Replacing Revenge

Replacing Revenge

Every fall I have my high school students read the short story “The Possibility of Evil” by Shirley Jackson. The story illustrates what happens to a woman who chooses to do evil. The protagonist of the story is Miss Adela Strangeworth.

When Miss Strangeworth walks down Main Street, everyone waves to her and speaks. She is respected and revered for many reasons. She brings the town historical and aesthetic pride through her family name and estate. Her house, known as the oldest and most beautiful around, is surrounded by her prized roses. So prized by her, in fact, that she refuses to share them with others, even when asked. The townspeople don’t mind.

But Miss Strangeworth has a secret. She writes anonymous and hurtful letters to those in her town to alert the townspeople of possible evil happening around them.

The letters Miss Strangeworth writes are harsh, unchecked, rude, and never based on fact. Each year my students and I are appalled by the hurtful words she puts down on paper.

As the story nears its climax, Miss Strangeworth’s letter-writing is discovered and revenge is sought by those in her little town.  She wakes up one morning to an anonymous letter that reads, “Look out at what used to be your roses.” All her beloved roses were destroyed, and the story ends with tears rolling down her face.

I always feel a twinge of remorse for Miss Adela Strangeworth. Sure, what she did was wrong, but was the revenge warranted? Were the townspeople justified in damaging the property of an old woman and killing the roses she loved?

The pity I feel comes from knowing I have made similar mistakes.

At times I have been vengeful and behaved like the townspeople. When someone said something hurtful, when the actions of others caused me pain, when I was left out, I retaliated with hurtful words and glaring stares meant to wound. In seeking retribution, I behaved as badly as those who hurt me. {Tweet This}

The times I did this now make me cringe. I was immature, a babe in Christ, and not seeking God’s wisdom as I should have.

Had I gone to God’s Word before enacting my own revenge, I would have found Paul’s advice in Romans 12:19-21, “Do not take revenge, my dear friends, but leave room for God’s wrath, for it is written: ‘It is mine to avenge; I will repay,’ says the Lord. On the contrary:’If your enemy is hungry, feed him; if he is thirsty, give him something to drink. In doing this, you will heap burning coals on his head.’ Do not be overcome by evil, but overcome evil with good.”

These verses make it clear, revenge is God’s and not ours. In fact, we are to show our enemy kindness, and “In doing this, you will heap burning coals on his head.”

Now, don’t mistake verse 19 as telling you to place burning coals on one’s head who has made you mad. That’s not quite the approach we are going for. What does this part of the verse mean?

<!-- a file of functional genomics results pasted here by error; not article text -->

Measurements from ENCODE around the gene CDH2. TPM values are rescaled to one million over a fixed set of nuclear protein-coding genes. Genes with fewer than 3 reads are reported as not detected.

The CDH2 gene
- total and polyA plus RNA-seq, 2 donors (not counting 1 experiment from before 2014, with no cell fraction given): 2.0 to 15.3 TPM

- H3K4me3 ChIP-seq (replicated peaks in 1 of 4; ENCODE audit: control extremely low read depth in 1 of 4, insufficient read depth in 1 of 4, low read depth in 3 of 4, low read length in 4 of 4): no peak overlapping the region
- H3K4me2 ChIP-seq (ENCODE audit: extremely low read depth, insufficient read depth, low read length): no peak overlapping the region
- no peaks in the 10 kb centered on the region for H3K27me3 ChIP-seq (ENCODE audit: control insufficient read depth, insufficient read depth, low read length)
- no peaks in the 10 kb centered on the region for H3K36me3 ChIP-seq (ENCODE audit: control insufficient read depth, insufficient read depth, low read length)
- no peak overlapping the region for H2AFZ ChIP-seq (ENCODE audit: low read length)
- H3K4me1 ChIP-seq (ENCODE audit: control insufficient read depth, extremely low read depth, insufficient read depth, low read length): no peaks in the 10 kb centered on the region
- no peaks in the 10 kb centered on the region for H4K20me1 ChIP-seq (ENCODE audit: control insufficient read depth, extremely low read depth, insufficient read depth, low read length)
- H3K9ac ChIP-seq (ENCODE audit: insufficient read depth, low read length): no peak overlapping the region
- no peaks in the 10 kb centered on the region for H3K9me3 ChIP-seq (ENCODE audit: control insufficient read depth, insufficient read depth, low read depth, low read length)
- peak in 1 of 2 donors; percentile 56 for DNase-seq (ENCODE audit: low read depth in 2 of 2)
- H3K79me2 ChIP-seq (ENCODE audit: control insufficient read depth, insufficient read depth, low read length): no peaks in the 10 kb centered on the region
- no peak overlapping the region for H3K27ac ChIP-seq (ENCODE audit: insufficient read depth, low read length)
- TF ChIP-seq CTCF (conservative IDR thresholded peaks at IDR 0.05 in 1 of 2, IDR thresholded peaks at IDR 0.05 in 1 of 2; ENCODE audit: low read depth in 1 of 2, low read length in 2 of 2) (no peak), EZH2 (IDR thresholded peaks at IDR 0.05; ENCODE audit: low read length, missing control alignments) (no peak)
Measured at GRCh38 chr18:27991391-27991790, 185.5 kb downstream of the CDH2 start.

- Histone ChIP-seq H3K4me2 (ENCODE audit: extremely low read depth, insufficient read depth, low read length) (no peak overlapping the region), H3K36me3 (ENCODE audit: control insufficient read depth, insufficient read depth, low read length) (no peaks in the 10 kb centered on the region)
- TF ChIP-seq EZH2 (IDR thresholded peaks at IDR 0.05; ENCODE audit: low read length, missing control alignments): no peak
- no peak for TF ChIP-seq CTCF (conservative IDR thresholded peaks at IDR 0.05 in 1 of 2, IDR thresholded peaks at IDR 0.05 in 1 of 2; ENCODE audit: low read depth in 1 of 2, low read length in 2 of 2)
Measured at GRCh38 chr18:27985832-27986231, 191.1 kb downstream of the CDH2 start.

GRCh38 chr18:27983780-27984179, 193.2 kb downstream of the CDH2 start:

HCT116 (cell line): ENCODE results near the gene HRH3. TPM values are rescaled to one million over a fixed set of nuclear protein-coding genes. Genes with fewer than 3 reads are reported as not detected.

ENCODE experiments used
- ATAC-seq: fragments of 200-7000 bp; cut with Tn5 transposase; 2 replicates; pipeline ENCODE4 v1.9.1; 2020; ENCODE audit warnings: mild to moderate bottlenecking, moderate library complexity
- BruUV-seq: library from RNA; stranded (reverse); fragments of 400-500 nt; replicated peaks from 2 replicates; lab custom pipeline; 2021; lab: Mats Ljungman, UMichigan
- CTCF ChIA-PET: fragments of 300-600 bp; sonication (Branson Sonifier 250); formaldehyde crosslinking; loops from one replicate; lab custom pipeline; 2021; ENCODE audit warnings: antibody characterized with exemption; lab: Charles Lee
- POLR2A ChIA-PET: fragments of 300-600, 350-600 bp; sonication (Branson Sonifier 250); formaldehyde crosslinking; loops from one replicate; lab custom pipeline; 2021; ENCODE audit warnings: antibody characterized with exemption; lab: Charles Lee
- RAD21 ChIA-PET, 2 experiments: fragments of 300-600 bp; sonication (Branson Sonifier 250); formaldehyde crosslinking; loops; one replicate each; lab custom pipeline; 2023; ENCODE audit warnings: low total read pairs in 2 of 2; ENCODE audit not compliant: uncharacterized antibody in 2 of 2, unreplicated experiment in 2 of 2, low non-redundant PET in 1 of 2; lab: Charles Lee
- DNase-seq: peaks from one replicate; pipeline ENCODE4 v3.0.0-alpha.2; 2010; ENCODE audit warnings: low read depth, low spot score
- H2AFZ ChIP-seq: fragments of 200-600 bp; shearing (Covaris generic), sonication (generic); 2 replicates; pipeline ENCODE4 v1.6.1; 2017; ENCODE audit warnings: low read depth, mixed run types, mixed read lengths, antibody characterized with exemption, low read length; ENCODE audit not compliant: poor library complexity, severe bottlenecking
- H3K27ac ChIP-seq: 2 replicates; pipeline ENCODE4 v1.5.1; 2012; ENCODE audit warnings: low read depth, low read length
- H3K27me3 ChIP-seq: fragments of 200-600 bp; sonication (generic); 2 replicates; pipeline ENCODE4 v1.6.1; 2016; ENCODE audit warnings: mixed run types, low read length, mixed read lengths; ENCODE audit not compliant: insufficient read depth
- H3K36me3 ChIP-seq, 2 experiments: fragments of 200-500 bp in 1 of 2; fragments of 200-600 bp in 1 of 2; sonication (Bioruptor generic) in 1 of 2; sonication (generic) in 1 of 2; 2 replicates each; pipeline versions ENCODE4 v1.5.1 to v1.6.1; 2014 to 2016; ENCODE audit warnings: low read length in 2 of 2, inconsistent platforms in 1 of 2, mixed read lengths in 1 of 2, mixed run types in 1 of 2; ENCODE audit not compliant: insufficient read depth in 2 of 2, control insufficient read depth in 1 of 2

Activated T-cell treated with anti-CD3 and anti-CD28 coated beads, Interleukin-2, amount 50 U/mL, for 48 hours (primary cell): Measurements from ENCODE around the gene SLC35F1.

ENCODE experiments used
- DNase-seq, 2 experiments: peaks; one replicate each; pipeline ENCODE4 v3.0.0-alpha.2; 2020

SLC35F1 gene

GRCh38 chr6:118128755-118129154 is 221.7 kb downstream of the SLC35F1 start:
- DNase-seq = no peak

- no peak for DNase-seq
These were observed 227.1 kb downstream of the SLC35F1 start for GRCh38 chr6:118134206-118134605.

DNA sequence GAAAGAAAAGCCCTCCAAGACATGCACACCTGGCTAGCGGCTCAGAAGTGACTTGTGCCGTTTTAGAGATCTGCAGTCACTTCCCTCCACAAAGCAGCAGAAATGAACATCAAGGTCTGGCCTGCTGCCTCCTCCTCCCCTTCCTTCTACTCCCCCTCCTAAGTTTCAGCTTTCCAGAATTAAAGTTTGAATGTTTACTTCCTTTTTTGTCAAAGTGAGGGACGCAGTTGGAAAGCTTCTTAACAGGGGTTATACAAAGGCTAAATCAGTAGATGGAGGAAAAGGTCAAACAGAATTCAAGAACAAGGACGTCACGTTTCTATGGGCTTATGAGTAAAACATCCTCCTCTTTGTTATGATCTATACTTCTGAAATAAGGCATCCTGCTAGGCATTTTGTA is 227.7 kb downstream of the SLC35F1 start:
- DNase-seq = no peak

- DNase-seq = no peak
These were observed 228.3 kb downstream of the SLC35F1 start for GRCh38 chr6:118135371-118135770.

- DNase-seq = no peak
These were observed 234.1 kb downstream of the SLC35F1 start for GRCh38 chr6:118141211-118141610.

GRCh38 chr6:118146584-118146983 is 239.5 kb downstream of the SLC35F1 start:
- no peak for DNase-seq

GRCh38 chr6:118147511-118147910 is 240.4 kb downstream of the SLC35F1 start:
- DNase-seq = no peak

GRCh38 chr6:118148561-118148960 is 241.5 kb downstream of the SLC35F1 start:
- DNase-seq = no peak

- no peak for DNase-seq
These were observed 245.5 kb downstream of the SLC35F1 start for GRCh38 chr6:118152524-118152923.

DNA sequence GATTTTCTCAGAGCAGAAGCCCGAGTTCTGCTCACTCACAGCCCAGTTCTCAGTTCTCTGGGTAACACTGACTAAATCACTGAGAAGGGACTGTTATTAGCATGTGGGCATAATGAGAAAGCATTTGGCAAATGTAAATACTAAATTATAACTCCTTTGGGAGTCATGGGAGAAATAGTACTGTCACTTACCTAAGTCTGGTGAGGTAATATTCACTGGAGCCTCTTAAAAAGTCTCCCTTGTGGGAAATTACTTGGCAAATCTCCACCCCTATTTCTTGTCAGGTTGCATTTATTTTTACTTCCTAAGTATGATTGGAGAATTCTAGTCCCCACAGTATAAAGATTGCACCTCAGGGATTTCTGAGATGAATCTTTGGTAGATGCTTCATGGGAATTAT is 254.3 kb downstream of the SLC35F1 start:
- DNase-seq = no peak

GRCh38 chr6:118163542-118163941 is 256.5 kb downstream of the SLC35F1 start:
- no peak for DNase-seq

Albert Barnes, an American theologian, gives insight, “Burning coals heaped on a man’s head would be expressive of intense agony. So the apostle says that the “effect” of doing good to an enemy would be to produce pain. But the pain will result from shame, remorse of conscience, a conviction of the evil of his conduct, and an apprehension of divine displeasure that may lead to repentance.To make your enemy heap burning coals on his head means you have driven him to repentance through your own acts of humbleness.”

1.pngWe are to overcome evil with good. Our goodness can lead evil to repent. {Tweet This}

My friends, the old saying “revenge is sweet” only rings true for one who has exchanged God’s truth for a fleeting moment of satisfaction. {Tweet This} I know this because I have been there, and I wish I could take it back. That moment of satisfaction soon faded when I realized it didn’t take away the feeling of hurt I still carried. And the sweet moment turned sour when I discovered it was not God’s will for me to enact my own revenge.

Revenge is God’s. It’s His job. Not ours. {Tweet This}

Our job is to overcome evil with good.

How do we go about overcoming evil with good?

  1. Start by asking God’s forgiveness for retaliation we have given.(1 John 1:9)
  2. Forgive those that have wronged you. (Mark 11:25)
  3. Stop seeking revenge. (Romans 12:19-21)
  4. Pray and read God’s Word. It will guide us. (2 Timothy 3:16-17)

By doing these things, He will help us to do our job, while we leave Him to do His. God takes the major responsibility of judgement, punishment, and revenge off of us and bares it instead. What a relief!

So, while Shirley Jackson writes a compelling story, I wish the ending were different. But Miss Strangeworth chose her actions, and the townspeople chose theirs. All we can do is make sure that as our own stories continue to be written, we leave out revenge and replace it with good.

Would you like some scripture to guide your prayers and thoughts on revenge? I have shared a few verses I use! Click here for a free printable PDF of  scripture on revenge!

This post edited by the wonderful Jennifer Hacker, who is continually helping me become a better writer. She is the founder of The Center for Help and Hope. Check it out!

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